Friday, 22 July 2011

What do you mean I can't load my game?

Apologies for the slight lack of blog posts lately, but real life has been selfishly trying to wrestle my time away from video games to deal with allegedly more important things. Having said that, I have managed to come across something that I believe is whinge-worthy enough to deserve its own post.

I know I’ve moaned a fair bit in the past about stupid games that decide to buck the trend and not include an auto-save function, forcing you to make the effort to record your progress manually. That’s frustrating, yes, but it’s not really game breaking. It just makes you feel stupid if you have a momentary brain fart and forget to press a button. My latest issue is far more severe.

On my travels through Europe in turn-based strategy title STORM: Frontline Nation, I’ve found that it is a good idea to save every turn or two because most countries seem to declare war on you randomly, like they have some kind of anti-diplomacy Tourette’s. Whilst still getting to grips with the game I started to poke the cluster of enemies on my boarder just to see the scale of attack to expect. Needless to say, every soldier I sent to investigate was unnecessarily sent to his death.

Armed with the knowledge of hindsight, I attempt to resurrect my forces by reloading the game. Here’s the really stupid thing; the pause menu has no “Load Game” option or equivalent. I had to quit to the main menu to load the game again, enduring the long load times that I assume wouldn’t be necessary if I was just rewinding a move or two on the game’s map. This seems like too much of a glaringly obvious mistake to be a simple oversight.

If its absence is to stop people like me cheating death, then why is there a save system at all? What’s the point in saving a game if I need to quit it to get back to the position I want? It makes experimentation with the game mechanics very frustrating and long winded, not the kind of thing I want to encounter while trying to learn.

Another game I reviewed earlier in the year also had the same problem. Zombie RTS Trapped Dead had a checkpoint save system, but again, no way to access it from the game’s pause menu. I can’t think of a reasonable explanation as to why there isn’t the option there. It’s bloody maddening to say the least.

Anyway, rant over. Please look forward to some proper content coming soon.

Thursday, 7 July 2011

DLC rant number 183

It’s no secret that I am not a fan of the industry’s newest money vacuum, downloadable content. The three letters it is usually abbreviated to just make me cringe whenever I see them crop up, increasingly so when you hear them mentioned before the game they shall be bolted to is even released. I can’t help but feel incredibly cheated when you know they are making content that they don’t intend to put in the game unless you pay even more of a premium.

I remember when DLC was simply a few new maps that were the bright sparks of wonder nestled in amongst the latest patch notes. Now they are by and large the same thing, only they get applied in their own separate update which costs £10 if you want the pleasure.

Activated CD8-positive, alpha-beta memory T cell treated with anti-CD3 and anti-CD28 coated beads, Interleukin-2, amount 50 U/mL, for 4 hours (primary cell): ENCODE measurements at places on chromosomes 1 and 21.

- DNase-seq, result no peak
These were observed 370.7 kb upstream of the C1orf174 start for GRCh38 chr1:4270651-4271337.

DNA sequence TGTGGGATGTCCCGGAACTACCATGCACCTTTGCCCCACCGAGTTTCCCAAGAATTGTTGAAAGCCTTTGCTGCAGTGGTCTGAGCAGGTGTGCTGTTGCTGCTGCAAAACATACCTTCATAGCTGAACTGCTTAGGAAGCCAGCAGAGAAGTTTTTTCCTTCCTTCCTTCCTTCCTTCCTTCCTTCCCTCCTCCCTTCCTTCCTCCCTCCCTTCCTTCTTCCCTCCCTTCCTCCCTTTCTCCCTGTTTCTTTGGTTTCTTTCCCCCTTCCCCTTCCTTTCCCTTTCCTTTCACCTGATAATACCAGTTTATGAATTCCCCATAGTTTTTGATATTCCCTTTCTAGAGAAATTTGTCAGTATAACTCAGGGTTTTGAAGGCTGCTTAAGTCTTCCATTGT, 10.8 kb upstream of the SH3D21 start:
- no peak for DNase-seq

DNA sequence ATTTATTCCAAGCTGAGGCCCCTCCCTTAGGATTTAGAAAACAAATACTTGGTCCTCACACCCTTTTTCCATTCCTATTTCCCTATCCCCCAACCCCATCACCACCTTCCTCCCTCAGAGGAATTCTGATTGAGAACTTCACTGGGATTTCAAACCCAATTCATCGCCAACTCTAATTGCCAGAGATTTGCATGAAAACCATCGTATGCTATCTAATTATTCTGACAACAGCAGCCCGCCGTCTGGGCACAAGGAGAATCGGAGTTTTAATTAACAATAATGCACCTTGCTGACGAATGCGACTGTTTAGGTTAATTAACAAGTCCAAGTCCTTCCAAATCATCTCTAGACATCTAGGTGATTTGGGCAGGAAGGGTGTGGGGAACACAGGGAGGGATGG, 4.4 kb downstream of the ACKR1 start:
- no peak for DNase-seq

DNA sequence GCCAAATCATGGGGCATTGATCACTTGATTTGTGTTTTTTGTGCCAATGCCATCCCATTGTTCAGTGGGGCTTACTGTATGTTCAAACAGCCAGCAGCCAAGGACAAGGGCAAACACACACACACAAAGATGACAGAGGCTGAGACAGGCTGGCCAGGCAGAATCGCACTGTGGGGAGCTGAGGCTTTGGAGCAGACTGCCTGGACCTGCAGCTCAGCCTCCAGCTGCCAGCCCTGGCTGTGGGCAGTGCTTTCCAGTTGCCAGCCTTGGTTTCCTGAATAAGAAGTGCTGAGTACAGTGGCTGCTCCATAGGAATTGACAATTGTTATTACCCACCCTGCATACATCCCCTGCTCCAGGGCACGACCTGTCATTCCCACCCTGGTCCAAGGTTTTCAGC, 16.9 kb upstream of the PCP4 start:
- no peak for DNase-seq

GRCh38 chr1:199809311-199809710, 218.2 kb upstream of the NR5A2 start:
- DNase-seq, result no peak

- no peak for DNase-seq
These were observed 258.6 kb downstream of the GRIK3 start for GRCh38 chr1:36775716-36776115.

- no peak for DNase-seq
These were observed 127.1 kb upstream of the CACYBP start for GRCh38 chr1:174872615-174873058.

The only time I will ever purchase a Call of Duty map pack is if there’s a new map based around large effigy of Bobby Kotick that players are encouraged to throw tomahawks at until money falls out of it, like a big corporate piƱata. Well, I say that, but I would only buy such a map pack if I also buy the edition of Call of Duty it is tied to, which by the series’ current standards I probably won’t be doing.

Mass Effect 2 recently convinced me to spend the best part of 2100 Microsoft monies on its various DLC offerings and I have mixed feeling about it. While I did enjoy the new missions, I’m not sure that I enjoyed £15 worth of content. For arguments sake, let’s say that the base game originally cost £35. My vanilla playthrough took me about 24 hours to beat. For £15 I’d at least want a pound to hour ratio similar to that of the original game. I reckon it took about five hours to get through Kasumi, Overlord and Shadow Broker.

While they were fun to play through I can’t help but feel the price is a little unfair for the length of the content. I kick myself for missing the Bioware half price DLC sale that I swear they had a little while ago. Having said this, I still think that the Mass Effect 2 DLC I got was a million times better than the content I’ve seen in FPS map packs. It really bugs me how many people are happy to fritter their money away like they were feeding it to ducks in the park, just for the sake of two or three new maps. These things used to be free!

In my opinion it has lead to a very lazy market to bleed money from games that have already been released. New maps are hardly creative stretch on anyone’s imagination; at least Mass Effect 2’s aftermarket extras had some decent narrative and mission variety to them.

I can’t help but feel the position that game devs take on DLC is completely wrong. Seeing as the industry is obsessed with sequels at the moment, how about using DLC to drive excitement towards the next game? Release a free or at least reasonably priced extra chapter for the previous game in the series that leads up to the events of the next game. That way you get a nice publicity package that encourages players to go back to their old games and get enthusiastic about the next chapter in the series.

Dead Rising Case Zero touched on this idea and is widely regarded as an industry success. Okay, it wasn’t free, but the 420 or so points it asked for seemed like a very reasonable deal for what it was; a lengthy game demo with some exclusive content that leads directly into the next game.

I’m tired of DLCs just being fairly insignificant updates to server map rotations or the odd new costume. Give us some real content for the money please. If you need any ideas of what to include, just look at what expansion packs used to be.